10 Jan Encouraging Racial Unity from Young (Part 2)
An article written by #MohanDallumal sharing his innate views on the importance of ECE playing a pivotal role in cultivating an inclusive mind which will help solve deep-rooted issues that lead to national segregation and polarisation.
No one is born a racist or a bigot. Simply observe a child in their element like a playground as he interacts with other children and you will know this to be true. Children are innocent, devoid of the faculties to discriminate and thus, wholly accepting of others whether or not they look, talk or act the same as them.
Still, children are impressionable and as such are easily influenced by the people and the events that occur within their environment. Naturally, children who grow up in a family that have intolerant views on race or religion will adopt these unhealthy beliefs. As a multiracial country that relies upon the unity of the different races and cultures for its success, we should take advantage of the children’ formative years to encourage racial unity. Gandhi said it best: “If we are to teach real peace in this world and if we are to carry on a real war against war, we shall have to begin with the children.”
Early childhood education plays a pivotal role in cultivating an inclusive mind, which will help solve deep-rooted issues that lead to national segregation and polarisation. By providing young children the social skills, knowledge and the experience of other cultures, customs and traditions, it can foster a dynamic and loving Malaysian society that celebrates its diversity and equality.
Our intention should be to help children:
- To know and respect their own culture.
- To know and respect the culture of others.
- To experience the different cultures as this will enhance their development and subsequently their maturity.
This can be accomplished with multicultural education, which will provide children with exciting and eye-opening social experiences. The result will be children who exhibit positive behaviour, social competence and skills that allow them to live and interact positively in a diverse society. Through multicultural lessons, children will not only learn about other cultures but also values like equality, fairness, justice and to treat others with respect. They will emerge understanding that even though we are all different, we are all the same. We are all brothers and sisters. We are all Malaysians. We are all children of God. Nobody is superior or inferior to another.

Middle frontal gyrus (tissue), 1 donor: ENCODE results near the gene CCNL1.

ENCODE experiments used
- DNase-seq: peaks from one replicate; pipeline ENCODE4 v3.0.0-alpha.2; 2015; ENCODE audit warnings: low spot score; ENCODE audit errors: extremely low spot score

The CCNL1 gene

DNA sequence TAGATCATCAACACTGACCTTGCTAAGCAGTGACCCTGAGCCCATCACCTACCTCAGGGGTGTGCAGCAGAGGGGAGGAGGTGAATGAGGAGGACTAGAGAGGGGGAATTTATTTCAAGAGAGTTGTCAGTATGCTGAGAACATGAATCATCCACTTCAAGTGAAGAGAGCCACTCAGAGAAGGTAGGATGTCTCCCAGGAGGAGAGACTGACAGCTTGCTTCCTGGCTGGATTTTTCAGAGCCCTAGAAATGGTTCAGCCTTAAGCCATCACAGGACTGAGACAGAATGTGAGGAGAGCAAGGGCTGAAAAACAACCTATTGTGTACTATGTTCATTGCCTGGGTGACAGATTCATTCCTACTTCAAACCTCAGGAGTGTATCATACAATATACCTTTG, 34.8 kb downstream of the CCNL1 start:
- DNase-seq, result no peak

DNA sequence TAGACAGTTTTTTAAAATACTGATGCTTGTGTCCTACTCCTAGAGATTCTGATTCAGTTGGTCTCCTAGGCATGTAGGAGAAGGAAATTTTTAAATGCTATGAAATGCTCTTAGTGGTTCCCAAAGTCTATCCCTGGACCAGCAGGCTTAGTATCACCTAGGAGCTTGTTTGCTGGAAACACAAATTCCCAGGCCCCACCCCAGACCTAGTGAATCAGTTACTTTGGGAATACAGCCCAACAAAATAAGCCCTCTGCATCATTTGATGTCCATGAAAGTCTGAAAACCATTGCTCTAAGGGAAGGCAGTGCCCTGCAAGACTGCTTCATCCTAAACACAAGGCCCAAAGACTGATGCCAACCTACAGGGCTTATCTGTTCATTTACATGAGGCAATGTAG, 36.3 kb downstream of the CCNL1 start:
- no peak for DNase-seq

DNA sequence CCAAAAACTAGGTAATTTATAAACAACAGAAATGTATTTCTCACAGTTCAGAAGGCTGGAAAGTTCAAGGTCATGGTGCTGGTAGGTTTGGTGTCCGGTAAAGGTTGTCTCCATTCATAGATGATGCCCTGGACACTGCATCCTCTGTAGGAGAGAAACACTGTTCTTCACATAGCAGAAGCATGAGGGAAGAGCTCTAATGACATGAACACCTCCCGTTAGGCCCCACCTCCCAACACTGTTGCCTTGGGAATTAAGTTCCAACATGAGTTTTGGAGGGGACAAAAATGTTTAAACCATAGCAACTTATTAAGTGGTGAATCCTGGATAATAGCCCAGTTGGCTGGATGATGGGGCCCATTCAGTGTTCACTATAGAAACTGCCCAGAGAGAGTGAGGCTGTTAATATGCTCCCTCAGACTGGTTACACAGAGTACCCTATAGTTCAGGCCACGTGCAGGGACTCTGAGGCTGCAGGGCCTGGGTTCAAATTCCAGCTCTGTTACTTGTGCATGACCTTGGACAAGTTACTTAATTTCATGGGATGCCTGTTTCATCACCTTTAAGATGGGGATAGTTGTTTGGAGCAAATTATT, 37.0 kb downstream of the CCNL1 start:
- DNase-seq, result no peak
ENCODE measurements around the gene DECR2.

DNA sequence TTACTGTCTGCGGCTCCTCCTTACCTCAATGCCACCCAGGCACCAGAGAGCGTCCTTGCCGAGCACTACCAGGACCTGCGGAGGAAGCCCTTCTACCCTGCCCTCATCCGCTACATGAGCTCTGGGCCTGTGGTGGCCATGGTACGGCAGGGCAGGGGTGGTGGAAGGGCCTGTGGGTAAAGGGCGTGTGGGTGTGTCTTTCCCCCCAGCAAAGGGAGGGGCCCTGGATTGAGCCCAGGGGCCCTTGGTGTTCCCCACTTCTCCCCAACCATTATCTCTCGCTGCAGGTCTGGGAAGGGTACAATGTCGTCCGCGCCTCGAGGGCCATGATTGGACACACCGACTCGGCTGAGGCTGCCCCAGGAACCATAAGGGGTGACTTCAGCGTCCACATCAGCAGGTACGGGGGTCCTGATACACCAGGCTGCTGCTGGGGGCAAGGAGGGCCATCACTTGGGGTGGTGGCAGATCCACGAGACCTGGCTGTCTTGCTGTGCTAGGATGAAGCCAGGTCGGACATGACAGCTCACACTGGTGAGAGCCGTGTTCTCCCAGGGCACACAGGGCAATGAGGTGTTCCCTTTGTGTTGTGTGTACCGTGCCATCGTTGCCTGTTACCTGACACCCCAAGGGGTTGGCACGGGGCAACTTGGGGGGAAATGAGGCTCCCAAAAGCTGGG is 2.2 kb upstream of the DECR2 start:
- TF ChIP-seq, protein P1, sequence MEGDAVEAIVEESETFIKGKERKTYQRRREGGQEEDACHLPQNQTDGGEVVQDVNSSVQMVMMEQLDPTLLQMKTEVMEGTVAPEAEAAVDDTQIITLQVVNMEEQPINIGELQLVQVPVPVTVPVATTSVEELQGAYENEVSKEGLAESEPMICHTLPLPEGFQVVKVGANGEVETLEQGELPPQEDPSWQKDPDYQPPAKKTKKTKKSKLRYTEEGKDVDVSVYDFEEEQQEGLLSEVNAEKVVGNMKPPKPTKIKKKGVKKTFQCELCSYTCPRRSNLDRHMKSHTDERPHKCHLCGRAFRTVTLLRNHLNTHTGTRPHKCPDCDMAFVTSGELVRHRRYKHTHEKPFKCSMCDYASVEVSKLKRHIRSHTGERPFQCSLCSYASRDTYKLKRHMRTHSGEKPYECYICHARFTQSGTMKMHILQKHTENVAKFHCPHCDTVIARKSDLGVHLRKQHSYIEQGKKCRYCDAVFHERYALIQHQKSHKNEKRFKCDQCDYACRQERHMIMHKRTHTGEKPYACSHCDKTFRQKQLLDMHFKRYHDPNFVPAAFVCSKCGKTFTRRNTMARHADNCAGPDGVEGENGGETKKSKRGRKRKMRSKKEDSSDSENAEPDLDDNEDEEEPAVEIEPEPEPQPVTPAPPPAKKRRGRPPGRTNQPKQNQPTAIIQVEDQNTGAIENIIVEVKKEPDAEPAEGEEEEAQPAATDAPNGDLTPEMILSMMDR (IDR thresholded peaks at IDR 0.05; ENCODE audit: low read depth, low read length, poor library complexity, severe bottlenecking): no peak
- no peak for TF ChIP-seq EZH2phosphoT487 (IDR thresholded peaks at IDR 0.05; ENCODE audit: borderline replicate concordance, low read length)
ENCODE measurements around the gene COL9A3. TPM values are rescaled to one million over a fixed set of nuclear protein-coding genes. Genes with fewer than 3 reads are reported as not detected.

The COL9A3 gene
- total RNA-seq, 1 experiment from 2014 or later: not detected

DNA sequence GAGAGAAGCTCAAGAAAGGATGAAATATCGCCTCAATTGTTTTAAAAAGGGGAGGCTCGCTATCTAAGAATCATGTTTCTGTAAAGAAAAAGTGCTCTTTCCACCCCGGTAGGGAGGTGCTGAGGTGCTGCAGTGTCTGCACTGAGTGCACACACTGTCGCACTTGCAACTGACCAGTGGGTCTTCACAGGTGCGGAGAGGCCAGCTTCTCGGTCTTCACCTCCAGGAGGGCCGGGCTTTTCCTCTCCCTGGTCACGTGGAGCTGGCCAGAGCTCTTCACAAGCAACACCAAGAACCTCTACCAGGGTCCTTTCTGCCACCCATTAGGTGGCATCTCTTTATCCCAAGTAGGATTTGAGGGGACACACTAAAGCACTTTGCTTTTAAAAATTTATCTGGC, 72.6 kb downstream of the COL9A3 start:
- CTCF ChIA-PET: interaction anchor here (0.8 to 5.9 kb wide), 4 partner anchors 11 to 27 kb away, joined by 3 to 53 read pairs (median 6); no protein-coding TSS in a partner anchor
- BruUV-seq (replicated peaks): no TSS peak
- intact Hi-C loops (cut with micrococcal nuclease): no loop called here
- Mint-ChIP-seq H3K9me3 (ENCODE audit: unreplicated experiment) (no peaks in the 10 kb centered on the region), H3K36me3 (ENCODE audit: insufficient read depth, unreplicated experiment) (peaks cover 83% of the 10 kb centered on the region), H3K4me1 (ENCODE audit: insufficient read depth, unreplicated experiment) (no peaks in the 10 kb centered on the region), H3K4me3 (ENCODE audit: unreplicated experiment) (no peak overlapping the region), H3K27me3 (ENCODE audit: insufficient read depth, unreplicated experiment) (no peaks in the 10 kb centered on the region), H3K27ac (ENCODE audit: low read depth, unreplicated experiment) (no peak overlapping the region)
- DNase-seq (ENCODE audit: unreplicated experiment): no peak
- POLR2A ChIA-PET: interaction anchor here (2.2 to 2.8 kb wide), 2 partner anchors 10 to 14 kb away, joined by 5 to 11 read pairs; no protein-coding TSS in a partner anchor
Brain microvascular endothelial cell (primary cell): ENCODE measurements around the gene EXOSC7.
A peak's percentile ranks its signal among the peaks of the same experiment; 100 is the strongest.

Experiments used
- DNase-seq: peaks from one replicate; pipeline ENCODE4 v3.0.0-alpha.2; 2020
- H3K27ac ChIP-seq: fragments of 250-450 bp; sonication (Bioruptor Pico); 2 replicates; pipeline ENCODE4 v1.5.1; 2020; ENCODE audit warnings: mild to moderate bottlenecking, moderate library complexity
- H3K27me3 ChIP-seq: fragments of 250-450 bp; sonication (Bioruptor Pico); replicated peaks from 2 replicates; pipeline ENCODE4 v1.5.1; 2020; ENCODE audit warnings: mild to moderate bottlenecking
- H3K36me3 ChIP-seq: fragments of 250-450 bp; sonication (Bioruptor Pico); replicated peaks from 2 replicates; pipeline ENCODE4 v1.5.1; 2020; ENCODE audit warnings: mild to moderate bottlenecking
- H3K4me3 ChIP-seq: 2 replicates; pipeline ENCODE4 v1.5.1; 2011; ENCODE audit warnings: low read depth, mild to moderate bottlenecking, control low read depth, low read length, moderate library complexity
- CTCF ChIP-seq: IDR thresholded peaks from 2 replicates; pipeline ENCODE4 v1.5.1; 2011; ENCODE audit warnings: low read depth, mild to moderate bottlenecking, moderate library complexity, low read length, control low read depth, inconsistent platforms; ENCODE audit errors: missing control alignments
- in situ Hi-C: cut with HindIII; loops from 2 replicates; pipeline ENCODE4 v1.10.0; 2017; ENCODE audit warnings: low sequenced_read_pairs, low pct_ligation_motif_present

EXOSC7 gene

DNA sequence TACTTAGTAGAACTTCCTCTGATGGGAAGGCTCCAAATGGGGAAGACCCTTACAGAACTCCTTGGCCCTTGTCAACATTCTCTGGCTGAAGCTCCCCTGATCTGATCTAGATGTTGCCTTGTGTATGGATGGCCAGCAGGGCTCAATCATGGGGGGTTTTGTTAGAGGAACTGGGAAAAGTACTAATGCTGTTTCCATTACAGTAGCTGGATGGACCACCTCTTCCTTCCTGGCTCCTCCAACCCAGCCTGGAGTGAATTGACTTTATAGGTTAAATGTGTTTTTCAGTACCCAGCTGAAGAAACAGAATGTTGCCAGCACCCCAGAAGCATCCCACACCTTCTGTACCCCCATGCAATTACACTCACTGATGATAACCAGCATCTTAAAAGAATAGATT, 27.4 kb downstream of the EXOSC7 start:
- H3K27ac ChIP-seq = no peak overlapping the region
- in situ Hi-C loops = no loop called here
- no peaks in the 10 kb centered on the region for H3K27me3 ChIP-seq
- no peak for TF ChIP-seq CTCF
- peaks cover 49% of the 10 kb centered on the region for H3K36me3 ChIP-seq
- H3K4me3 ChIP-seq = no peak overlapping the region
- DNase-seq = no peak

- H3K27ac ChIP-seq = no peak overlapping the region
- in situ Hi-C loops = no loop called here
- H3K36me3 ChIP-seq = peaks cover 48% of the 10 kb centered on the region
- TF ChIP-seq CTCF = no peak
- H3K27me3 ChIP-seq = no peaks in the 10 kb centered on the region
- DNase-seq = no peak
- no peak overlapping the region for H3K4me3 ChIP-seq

Educators can teach multicultural education through thematic topics like festivals, religions, languages, traditional food, games, stories, dance, costumes, music and musical instruments. Also, with activities such as getting children to dress in their traditional costumes, making and tasting different traditional foods, playing different traditional games, performing traditional dances and exploring traditional musical instruments. Teachers can also teach inclusiveness by taking students to visit a home with special needs children to demonstrate that diversity isn’t limited to the colour of your skin.
Multicultural education should begin at preschool; otherwise it loses its potency or significance. Of course Early Childhood Education teachers need to be well suited to teach the subject too. They should not only be well versed on their own culture but also of their students’. Teachers also need to demonstrate values like equality, tolerance, acceptance and respect in dealing with children. As a result, each child will feel accepted and validated, have a sense of belonging and worth. This will translate into positive self-esteem and subsequently, better academic achievements and behaviour.
All it takes is thirty minutes a week or thirty lessons a year. It’s never too early to start; children as young five or six-years-old can benefit from multicultural education. Surely, our society and nation will reap the benefits too, in the long run.
As Martin Luther King said aptly, “We must learn to live together as brothers or perish together as fools.”